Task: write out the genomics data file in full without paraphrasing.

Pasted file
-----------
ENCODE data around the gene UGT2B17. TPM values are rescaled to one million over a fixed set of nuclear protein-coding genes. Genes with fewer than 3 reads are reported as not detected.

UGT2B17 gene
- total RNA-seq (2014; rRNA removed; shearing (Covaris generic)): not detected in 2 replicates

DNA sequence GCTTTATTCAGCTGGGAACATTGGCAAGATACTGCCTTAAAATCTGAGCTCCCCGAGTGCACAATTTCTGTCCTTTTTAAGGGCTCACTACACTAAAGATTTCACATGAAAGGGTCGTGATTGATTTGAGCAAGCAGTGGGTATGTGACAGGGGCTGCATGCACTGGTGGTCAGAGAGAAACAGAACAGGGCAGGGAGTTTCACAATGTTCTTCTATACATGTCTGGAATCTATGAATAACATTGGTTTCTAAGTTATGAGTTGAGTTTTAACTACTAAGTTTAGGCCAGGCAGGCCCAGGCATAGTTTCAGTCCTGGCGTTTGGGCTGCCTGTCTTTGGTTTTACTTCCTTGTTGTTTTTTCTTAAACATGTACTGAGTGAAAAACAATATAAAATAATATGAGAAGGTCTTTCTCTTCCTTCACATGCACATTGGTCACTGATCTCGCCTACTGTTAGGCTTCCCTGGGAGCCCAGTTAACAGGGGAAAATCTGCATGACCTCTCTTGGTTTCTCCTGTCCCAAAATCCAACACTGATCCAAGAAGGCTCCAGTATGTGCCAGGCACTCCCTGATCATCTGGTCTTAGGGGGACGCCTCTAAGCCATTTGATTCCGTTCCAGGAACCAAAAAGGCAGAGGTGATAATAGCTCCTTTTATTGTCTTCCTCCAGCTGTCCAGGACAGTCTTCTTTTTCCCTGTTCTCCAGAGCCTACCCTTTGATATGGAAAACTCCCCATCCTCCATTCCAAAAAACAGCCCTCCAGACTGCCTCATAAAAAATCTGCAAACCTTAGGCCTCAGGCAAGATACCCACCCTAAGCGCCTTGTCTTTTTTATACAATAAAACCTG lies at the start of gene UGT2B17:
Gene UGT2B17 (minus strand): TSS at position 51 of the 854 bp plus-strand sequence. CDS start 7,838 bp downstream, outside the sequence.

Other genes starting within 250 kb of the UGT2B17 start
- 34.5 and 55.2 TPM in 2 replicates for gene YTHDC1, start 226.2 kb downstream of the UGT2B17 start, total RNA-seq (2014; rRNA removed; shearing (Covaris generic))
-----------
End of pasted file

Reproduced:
ENCODE data around the gene UGT2B17. TPM values are rescaled to one million over a fixed set of nuclear protein-coding genes. Genes with fewer than 3 reads are reported as not detected.

UGT2B17 gene
- total RNA-seq (2014; rRNA removed; shearing (Covaris generic)): not detected in 2 replicates

DNA sequence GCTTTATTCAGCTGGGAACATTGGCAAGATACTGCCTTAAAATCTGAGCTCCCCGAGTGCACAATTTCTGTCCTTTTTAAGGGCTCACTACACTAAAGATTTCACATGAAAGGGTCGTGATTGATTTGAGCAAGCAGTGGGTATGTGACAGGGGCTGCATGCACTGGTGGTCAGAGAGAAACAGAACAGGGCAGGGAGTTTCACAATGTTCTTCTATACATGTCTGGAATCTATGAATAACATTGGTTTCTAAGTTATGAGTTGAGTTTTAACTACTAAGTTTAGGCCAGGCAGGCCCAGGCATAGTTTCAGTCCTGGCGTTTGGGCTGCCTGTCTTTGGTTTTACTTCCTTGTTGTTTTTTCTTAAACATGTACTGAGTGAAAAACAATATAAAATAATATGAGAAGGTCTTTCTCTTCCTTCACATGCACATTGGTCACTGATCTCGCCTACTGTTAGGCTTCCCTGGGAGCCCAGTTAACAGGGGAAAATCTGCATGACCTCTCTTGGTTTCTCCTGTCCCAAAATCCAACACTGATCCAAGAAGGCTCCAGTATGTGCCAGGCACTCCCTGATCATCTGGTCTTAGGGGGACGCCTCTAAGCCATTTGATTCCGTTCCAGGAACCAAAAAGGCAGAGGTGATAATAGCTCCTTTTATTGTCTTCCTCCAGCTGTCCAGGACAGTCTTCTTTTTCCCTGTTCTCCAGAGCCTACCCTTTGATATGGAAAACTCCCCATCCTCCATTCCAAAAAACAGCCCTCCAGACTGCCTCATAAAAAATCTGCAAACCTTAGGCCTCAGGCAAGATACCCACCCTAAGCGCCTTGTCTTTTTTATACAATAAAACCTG lies at the start of gene UGT2B17:
Gene UGT2B17 (minus strand): TSS at position 51 of the 854 bp plus-strand sequence. CDS start 7,838 bp downstream, outside the sequence.

Other genes starting within 250 kb of the UGT2B17 start
- 34.5 and 55.2 TPM in 2 replicates for gene YTHDC1, start 226.2 kb downstream of the UGT2B17 start, total RNA-seq (2014; rRNA removed; shearing (Covaris generic))